Tough new laws to check public
* Sweeping powers to Auditor General
* Speaker to chair Constitutional Audit Council
The Government will shortly introduce the 20th
Amendment to the Constitution aimed at sweeping audit reforms in
a bid to ensure good governance and transparency in the state
Auditor General Sarath Chandrasiri Mayadunne
told the Nation - Economist in an exclusive interview that the
proposed constitutional amendment has already been approved in
principal by the Cabinet of Ministers and draft documents have
been submitted to the President's office.
He also said that the proposed legislation has
also received the nod of all political parties represented in
the parliament and thus is likely to receive the two third
majority required for a constitutional amendment.
Mayadunne said that the proposed amendment will
replace the section 153 of the constitution which deals with the
Auditor General and introduce a new section creating a
Constitutional Audit Council, a National Audit Service
Commission and a National Audit Office which together will
strengthen the office of the Auditor General.
The amendment will also empower the Auditor
General with far reaching powers enabling him to make statements
to the media disclosing the findings he has made ensuring
transparency, he said.
The new amendment will require that Auditor
General be appointed by warrant under the hand of the President
and be sworn into that office by the President. The AG will
retire on attaining the age of sixty five years or when he
completes ten years in office whichever comes earlier.
The Auditor General, under the proposed
Amendment, will not be removed from office except by an order of
the President made after an address of Parliament supported by a
majority of the total number of members (including those not
present) and presented to the President for such removal on the
grounds of proved misbehavior or incapacity.
A resolution for presentation of such an address
will not be entertained by the speaker or placed on the order
paper of the parliament unless notice of such resolution has
been signed at least by one third of the Members of Parliament.
The Auditor General will also be functioning only after being
sworn into that office by the President.
The proposed new Parliamentary Committee called
the Constitutional Audit Council and the National Audit
Commission will make accountability a mandatory requisite with
sweeping changes to the existing legislation.
The Constitutional Audit Council will comprise
the Speaker of Parliament, who will be the Chairman of the
Council, the Leader of the House, the Leader of the Opposition,
Chairman and three other members of the Committee on Public
Enterprises (COPE) and Chairman and three other members of the
Committee on Public Accounts.
The National Audit Service Commission will be
chaired by the Auditor General will include a high ranking
officer of the National Audit Service, an ex-member of the
Public Service Commission and two other persons who had
distinguished themselves in any profession or in the field of
accountancy, auditing, law, economics or public administration.
They will report to the Audit Council periodically about the
discharge of their duties and functions.
Auditor General will also be empowered to impose
fines in respect of transactions made contrary to the law and to
surcharge any person the amount of any deficiency or loss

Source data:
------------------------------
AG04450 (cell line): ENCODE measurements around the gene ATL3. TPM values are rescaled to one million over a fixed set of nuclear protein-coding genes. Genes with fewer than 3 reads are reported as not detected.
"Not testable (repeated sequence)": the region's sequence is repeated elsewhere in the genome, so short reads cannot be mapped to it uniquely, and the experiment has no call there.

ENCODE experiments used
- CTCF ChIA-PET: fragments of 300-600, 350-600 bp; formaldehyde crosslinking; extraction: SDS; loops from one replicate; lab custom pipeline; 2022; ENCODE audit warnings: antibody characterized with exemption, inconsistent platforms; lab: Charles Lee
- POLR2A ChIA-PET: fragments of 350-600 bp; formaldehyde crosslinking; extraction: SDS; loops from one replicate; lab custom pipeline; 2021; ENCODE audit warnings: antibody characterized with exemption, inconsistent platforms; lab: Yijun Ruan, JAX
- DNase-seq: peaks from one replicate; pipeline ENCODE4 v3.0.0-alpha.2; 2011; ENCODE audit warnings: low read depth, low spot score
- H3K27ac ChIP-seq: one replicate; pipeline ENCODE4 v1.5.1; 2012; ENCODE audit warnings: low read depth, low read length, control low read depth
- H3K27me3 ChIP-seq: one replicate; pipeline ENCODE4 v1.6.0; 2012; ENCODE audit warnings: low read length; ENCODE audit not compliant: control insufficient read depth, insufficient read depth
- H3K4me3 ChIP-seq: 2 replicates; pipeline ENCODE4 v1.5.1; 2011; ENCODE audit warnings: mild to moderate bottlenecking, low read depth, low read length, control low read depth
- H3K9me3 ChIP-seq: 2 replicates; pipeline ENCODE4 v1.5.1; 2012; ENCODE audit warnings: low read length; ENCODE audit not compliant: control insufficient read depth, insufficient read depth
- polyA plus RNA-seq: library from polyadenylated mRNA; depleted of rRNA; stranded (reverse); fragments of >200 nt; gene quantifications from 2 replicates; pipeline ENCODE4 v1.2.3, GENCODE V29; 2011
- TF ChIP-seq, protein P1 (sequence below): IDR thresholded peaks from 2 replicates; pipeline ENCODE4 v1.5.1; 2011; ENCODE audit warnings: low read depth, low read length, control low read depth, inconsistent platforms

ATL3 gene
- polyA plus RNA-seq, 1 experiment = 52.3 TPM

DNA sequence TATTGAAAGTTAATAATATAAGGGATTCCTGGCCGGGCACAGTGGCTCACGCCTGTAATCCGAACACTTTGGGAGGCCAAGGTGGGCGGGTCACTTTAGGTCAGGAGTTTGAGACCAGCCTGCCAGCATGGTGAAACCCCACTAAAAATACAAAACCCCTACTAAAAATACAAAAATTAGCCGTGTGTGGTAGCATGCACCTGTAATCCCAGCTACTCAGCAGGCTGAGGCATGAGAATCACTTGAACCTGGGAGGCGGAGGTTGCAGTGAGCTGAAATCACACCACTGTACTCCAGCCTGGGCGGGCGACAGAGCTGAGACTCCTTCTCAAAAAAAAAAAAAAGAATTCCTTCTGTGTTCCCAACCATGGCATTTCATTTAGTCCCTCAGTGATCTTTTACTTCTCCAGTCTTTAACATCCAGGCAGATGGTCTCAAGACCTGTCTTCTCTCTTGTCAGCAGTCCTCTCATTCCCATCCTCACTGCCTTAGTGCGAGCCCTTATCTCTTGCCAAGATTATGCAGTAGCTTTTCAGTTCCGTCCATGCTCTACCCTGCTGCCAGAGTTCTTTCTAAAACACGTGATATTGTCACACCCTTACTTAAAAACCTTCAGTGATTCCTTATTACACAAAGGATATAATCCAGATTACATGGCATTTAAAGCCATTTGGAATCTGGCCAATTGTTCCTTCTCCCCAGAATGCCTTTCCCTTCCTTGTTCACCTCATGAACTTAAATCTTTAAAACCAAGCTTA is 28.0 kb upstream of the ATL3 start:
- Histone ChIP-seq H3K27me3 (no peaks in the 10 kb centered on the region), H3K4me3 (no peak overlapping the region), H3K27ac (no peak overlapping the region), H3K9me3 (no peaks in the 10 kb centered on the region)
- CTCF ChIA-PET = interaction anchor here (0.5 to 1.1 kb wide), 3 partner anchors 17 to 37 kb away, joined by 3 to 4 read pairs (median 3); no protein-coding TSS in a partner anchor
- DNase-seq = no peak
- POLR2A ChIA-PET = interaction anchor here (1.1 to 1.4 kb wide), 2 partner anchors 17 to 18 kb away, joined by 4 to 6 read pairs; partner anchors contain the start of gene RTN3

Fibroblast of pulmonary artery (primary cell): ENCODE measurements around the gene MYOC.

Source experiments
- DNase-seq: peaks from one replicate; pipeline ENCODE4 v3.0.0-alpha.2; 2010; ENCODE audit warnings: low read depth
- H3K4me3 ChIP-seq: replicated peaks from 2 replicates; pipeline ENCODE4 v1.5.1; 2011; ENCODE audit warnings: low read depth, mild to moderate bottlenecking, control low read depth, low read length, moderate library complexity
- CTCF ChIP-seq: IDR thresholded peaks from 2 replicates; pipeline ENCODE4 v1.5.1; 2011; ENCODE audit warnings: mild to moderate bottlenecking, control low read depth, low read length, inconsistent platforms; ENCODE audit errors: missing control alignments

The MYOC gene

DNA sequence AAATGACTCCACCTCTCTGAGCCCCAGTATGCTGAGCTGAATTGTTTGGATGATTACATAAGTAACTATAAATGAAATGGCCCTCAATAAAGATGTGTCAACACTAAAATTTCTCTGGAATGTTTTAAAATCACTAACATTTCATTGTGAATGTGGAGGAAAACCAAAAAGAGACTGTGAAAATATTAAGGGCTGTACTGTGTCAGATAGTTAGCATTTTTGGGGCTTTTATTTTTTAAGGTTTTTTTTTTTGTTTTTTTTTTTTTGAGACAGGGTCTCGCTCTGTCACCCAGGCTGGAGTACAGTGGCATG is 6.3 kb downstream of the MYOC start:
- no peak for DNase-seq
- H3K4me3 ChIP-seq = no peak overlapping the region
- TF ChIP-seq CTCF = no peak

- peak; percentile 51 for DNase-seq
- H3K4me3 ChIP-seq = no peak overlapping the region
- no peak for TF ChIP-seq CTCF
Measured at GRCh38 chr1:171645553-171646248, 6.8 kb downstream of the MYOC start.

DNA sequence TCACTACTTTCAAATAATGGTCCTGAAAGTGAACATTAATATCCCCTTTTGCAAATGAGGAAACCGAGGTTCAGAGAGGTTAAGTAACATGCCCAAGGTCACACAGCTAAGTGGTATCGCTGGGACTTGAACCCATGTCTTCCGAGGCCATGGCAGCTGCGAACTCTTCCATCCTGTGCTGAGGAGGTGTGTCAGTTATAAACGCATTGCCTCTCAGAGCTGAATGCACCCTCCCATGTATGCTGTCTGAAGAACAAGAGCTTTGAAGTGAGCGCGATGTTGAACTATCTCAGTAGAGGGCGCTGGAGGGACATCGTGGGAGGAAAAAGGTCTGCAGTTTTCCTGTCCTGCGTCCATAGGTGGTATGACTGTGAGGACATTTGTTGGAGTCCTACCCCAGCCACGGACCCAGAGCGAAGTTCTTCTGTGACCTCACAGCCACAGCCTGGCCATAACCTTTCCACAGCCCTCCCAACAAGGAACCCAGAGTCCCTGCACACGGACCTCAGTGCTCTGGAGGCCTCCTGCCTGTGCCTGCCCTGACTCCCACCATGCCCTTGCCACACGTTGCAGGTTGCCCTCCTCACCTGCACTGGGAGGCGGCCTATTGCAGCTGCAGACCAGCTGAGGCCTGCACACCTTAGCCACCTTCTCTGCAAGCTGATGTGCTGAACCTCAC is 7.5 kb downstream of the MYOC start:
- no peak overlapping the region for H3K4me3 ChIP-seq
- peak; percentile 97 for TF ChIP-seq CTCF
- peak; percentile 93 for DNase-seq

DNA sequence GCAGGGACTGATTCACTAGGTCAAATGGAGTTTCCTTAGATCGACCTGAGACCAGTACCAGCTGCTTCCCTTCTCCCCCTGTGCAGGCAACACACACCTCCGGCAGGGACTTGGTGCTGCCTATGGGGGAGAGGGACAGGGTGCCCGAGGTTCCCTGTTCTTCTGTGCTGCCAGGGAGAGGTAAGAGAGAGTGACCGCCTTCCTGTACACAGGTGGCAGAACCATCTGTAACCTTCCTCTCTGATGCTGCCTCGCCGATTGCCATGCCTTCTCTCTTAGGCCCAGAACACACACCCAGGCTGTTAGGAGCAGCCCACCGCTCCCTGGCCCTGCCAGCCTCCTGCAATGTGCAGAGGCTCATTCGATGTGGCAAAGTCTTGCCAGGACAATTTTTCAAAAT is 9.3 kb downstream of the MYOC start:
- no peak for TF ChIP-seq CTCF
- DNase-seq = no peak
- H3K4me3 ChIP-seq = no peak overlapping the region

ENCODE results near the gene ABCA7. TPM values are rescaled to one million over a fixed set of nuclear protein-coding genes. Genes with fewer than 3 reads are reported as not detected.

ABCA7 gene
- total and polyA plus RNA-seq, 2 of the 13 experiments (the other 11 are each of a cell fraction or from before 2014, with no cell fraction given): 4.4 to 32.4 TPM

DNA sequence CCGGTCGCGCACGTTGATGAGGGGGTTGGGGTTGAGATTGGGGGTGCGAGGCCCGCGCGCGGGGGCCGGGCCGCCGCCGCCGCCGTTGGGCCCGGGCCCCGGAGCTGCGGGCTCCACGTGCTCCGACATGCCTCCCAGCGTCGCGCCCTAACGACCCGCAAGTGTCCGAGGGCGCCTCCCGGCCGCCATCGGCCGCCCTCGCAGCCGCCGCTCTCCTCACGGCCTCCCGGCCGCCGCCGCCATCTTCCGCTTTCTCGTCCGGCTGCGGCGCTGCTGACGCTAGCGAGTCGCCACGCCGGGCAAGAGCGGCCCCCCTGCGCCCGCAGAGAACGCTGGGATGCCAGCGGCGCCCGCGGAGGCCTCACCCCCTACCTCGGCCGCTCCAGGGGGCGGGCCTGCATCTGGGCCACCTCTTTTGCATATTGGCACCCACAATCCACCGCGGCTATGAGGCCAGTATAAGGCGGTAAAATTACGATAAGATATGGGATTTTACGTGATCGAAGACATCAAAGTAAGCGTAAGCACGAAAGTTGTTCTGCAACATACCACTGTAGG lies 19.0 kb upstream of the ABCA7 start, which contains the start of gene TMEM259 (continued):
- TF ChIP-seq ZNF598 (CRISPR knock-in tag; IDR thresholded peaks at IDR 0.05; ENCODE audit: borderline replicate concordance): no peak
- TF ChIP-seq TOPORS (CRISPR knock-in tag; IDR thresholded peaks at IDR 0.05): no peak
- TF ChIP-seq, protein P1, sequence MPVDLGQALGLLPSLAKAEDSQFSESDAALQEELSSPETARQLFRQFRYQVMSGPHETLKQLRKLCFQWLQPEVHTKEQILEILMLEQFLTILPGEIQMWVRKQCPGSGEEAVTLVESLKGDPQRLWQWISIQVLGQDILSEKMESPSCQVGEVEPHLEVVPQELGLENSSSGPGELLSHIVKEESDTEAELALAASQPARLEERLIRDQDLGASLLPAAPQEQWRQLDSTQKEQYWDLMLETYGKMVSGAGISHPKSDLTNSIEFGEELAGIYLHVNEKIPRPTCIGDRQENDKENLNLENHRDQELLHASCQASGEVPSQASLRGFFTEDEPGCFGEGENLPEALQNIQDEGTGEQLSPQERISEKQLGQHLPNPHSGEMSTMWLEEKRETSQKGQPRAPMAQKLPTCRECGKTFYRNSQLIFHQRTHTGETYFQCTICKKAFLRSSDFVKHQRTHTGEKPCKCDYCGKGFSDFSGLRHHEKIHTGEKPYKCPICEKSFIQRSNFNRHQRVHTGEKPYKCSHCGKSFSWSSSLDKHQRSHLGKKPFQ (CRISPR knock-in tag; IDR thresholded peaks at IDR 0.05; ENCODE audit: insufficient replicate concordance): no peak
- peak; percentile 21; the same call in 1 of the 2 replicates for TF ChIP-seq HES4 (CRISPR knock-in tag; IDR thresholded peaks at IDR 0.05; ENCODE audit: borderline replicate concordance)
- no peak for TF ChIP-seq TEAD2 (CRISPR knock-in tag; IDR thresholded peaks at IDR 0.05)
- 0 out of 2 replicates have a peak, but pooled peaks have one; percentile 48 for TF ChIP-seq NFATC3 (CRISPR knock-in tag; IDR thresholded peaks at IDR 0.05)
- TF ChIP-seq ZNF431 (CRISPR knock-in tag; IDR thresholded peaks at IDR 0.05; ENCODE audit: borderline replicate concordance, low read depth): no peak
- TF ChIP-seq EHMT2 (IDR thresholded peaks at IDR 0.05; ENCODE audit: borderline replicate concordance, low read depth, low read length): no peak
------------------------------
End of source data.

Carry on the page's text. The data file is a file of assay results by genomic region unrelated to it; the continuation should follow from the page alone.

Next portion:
incurred due to fraud, corruption negligence or misconduct or
any other amount which ought to have been, but not been brought
into account by that person.
There will also be stringent provisions to
punish those attempting to influence the Commission or tamper
with the working of the Commission. Any person, who otherwise
than in the course of his duty, directly or indirectly
influences the decision of the Commission, or interferes with
the exercise or performances of audit powers, will be liable to
a fine of
Rs.100, 000 or a seven year imprisonment or
The functions of the proposed Audit Council will
be to review and present to Parliament the estimates prepared
for the National Audit office by the National Audit Services
Commission for inclusion in the National Budget.
The council also will act as the Appellant
Authority with regard to the surcharges made by the Auditor
General under any law and consider any reports and
recommendations submitted by the commission and report to
parliament whenever it considers necessary to safeguard the
independence of the Auditor General, the Commission and the
members of the National Audit Service.
Article 154 of the Constitution will also be
repealed and replaced with Article 154 (1) with the additions to
cover the empowerment of the Auditor General's Department to
audit all Government Ministries, offices, institutions and
commissions receiving appropriations of provisions made by
Parliament, Provincial Councils, local authorities, any
institution established by written law with public resources
provided wholly, partly, indirectly or indirectly and where the
Government is holding 50% of the share capital and above.
The Auditor General will also have the
discretion to audit any person or institution to the extent that
those persons or bodies have received or enjoyed public finance
as provided in Article 148 of the Constitution and have access
to all books, records, returns, stores and property.
The Auditor General will also be empowered with
the discretion of not disclosing any information that is
detrimental to the national security and defence of the country
or which are detrimental to country's international relations.